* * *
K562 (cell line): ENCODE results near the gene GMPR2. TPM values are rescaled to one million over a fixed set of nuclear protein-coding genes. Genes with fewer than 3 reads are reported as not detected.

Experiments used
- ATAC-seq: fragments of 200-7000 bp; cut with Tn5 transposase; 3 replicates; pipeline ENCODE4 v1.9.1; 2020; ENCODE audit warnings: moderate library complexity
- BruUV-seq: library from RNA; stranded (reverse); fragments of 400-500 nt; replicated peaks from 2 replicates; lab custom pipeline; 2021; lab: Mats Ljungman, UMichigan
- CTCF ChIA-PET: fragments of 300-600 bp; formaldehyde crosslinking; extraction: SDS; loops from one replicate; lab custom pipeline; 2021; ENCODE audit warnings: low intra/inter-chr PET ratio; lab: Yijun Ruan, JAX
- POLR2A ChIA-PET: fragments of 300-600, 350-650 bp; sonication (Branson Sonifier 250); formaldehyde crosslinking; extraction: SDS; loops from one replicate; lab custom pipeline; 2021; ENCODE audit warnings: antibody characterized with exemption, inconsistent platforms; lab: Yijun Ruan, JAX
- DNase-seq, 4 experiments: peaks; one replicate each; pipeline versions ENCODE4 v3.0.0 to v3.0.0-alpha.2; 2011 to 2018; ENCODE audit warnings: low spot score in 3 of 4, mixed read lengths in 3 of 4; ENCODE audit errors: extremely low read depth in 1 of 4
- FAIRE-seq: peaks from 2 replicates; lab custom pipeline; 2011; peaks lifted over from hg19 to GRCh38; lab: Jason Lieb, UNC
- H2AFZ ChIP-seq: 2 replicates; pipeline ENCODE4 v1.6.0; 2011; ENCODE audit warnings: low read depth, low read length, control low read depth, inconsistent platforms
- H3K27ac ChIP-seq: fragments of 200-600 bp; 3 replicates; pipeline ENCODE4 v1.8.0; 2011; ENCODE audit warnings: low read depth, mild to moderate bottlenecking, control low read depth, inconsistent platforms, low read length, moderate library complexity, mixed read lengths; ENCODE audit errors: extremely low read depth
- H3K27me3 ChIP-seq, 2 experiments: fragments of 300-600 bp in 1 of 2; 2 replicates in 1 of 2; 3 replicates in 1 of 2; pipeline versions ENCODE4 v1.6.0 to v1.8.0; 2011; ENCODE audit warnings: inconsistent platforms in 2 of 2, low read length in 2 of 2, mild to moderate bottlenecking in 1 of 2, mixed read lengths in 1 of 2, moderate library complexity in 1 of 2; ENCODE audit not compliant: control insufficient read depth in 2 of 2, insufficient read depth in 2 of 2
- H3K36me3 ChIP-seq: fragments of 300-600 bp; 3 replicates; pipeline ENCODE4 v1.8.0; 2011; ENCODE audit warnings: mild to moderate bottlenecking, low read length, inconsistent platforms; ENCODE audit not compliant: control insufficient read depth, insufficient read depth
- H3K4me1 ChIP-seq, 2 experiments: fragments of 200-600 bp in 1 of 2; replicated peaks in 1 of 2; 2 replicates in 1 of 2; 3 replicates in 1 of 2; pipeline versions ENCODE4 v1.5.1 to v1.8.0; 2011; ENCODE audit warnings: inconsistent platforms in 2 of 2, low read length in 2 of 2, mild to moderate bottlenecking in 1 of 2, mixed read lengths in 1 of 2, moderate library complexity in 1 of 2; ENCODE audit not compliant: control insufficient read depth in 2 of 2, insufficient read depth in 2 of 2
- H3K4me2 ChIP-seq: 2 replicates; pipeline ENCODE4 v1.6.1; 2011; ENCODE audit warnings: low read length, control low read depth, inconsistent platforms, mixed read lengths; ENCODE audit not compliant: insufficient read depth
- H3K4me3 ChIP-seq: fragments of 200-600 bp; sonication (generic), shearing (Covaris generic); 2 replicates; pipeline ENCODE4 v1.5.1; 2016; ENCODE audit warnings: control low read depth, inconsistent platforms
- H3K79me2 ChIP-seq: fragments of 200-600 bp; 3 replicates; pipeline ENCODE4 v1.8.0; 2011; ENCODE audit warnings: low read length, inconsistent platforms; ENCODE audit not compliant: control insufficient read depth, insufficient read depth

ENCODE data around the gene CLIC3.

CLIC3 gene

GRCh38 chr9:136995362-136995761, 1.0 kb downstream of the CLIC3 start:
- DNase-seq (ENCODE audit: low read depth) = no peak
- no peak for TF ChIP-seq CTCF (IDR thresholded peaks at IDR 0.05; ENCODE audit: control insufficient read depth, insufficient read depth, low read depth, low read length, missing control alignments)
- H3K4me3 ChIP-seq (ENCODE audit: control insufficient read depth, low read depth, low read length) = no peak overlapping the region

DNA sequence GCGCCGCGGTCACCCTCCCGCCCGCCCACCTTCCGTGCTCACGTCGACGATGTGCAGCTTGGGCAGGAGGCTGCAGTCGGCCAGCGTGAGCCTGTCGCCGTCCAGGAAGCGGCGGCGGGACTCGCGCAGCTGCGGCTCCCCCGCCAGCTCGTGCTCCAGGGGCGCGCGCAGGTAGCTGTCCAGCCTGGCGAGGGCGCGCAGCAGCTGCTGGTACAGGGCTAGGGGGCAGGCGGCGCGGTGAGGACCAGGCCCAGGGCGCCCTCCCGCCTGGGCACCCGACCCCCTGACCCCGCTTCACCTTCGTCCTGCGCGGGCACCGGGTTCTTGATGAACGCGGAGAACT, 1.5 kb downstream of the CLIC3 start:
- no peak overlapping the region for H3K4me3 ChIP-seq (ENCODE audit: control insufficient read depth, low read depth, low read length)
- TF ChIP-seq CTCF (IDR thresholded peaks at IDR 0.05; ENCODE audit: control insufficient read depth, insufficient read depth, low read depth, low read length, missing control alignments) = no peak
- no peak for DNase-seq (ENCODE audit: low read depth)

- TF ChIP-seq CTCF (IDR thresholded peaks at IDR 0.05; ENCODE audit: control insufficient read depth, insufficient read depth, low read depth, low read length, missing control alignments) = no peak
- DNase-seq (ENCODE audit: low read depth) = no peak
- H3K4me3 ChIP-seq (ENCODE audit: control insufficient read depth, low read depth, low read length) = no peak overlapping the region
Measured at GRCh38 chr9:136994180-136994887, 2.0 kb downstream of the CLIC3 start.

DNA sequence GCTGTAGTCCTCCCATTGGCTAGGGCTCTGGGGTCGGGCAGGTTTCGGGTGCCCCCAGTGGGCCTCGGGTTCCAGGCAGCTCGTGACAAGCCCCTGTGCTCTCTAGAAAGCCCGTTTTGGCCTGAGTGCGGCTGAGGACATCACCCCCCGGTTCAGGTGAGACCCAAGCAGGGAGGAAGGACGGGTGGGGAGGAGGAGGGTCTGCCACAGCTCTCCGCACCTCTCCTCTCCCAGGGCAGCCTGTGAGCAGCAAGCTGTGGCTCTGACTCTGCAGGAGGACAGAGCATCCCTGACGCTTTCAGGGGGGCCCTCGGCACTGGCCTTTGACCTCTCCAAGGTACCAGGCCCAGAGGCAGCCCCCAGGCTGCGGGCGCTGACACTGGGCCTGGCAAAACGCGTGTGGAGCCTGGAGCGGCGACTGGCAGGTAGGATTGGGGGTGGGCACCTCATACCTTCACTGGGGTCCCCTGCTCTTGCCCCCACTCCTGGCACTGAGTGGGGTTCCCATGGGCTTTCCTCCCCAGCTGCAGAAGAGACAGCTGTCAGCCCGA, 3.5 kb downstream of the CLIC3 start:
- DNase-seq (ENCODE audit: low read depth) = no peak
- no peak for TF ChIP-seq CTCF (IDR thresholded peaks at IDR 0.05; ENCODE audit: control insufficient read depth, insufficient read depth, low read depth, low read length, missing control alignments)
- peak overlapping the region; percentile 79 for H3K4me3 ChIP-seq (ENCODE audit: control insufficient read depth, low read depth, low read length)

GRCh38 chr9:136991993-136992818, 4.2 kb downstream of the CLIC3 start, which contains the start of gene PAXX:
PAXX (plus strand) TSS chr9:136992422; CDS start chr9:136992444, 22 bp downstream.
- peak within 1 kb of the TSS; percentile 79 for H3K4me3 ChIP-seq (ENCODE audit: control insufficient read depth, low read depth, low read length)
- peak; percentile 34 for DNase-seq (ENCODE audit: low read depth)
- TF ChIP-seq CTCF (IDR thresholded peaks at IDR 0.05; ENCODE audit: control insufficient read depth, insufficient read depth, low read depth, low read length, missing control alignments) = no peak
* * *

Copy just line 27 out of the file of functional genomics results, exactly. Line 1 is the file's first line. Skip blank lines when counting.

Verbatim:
- TF ChIP-seq CTCF (IDR thresholded peaks at IDR 0.05; ENCODE audit: control insufficient read depth, insufficient read depth, low read depth, low read length, missing control alignments) = no peak